Mathematics is a beautiful, open, creative, and multi-dimensional subject. But school mathematics is often uninspiring, procedural and one-dimensional – it is all about memorizing methods and procedures. The narrowness of the mathematics taught in schools is one of the reasons so many students disengage from mathematics. One-dimensional mathematics is not the mathematics of the world and it is not the mathematics of our 21st century workplace.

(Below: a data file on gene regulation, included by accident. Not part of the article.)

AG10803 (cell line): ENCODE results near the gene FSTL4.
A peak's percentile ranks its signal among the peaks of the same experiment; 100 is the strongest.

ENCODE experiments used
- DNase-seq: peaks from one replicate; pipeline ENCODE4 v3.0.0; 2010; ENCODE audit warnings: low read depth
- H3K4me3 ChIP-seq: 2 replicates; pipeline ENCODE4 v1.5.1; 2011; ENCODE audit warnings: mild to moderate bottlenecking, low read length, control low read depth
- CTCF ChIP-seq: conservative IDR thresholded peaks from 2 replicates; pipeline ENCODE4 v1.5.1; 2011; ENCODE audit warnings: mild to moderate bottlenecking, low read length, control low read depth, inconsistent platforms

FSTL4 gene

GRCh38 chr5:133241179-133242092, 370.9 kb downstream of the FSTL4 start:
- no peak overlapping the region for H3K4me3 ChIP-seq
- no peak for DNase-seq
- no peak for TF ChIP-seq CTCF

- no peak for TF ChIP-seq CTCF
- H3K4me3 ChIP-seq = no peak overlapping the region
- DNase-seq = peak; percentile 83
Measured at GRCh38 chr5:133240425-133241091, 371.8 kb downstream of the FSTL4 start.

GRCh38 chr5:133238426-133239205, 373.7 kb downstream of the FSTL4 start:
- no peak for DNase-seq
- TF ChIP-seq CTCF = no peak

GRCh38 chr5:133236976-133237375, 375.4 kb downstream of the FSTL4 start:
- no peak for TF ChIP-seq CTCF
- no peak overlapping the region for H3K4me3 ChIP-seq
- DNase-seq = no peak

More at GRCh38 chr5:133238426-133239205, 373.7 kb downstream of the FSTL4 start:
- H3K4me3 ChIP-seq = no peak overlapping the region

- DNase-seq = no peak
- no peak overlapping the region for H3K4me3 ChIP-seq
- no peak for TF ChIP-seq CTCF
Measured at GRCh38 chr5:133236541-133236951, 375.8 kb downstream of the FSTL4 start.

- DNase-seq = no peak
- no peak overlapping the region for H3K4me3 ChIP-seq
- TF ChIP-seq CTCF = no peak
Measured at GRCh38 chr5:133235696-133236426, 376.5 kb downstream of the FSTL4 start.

So what is multidimensional mathematics? It is real mathematics. Let’s consider the work of a mathematician: She first has to pose an important problem, then map out a mathematical approach, she will probably collaborate with others on ideas, and engage in what Lakatos describes as a zig-zagging process of conjecturing, refining counter examples and proving. She has to form a mathematical model, apply methods, draw diagrams, connect ideas, reason about connections and communicate in different forms. The work is multidimensional. When mathematics is taught as a multidimensional subject in classrooms students engage more, enjoy math more and achieve at higher levels.